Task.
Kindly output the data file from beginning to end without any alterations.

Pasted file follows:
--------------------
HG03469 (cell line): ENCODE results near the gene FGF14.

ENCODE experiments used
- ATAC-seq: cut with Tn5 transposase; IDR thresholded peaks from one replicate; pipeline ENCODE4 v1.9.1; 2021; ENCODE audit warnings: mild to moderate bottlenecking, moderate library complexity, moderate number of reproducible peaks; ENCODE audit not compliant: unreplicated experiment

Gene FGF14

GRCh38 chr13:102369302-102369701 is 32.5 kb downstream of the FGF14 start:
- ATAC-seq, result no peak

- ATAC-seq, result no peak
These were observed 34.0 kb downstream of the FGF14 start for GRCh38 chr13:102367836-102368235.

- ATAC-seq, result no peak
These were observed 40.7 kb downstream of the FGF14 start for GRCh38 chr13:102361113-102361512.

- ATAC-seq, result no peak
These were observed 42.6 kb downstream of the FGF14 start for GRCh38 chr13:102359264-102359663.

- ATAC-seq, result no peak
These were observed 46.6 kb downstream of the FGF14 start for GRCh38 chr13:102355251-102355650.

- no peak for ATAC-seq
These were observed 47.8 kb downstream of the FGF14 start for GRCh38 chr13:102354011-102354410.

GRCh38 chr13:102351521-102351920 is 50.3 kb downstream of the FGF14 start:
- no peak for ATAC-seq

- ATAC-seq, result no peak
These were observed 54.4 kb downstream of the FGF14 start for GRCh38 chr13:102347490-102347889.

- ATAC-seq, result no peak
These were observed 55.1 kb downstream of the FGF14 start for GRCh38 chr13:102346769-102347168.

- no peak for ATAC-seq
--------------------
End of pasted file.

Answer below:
HG03469 (cell line): ENCODE results near the gene FGF14.

ENCODE experiments used
- ATAC-seq: cut with Tn5 transposase; IDR thresholded peaks from one replicate; pipeline ENCODE4 v1.9.1; 2021; ENCODE audit warnings: mild to moderate bottlenecking, moderate library complexity, moderate number of reproducible peaks; ENCODE audit not compliant: unreplicated experiment

Gene FGF14

GRCh38 chr13:102369302-102369701 is 32.5 kb downstream of the FGF14 start:
- ATAC-seq, result no peak

- ATAC-seq, result no peak
These were observed 34.0 kb downstream of the FGF14 start for GRCh38 chr13:102367836-102368235.

- ATAC-seq, result no peak
These were observed 40.7 kb downstream of the FGF14 start for GRCh38 chr13:102361113-102361512.

- ATAC-seq, result no peak
These were observed 42.6 kb downstream of the FGF14 start for GRCh38 chr13:102359264-102359663.

- ATAC-seq, result no peak
These were observed 46.6 kb downstream of the FGF14 start for GRCh38 chr13:102355251-102355650.

- no peak for ATAC-seq
These were observed 47.8 kb downstream of the FGF14 start for GRCh38 chr13:102354011-102354410.

GRCh38 chr13:102351521-102351920 is 50.3 kb downstream of the FGF14 start:
- no peak for ATAC-seq

- ATAC-seq, result no peak
These were observed 54.4 kb downstream of the FGF14 start for GRCh38 chr13:102347490-102347889.

- ATAC-seq, result no peak
These were observed 55.1 kb downstream of the FGF14 start for GRCh38 chr13:102346769-102347168.

- no peak for ATAC-seq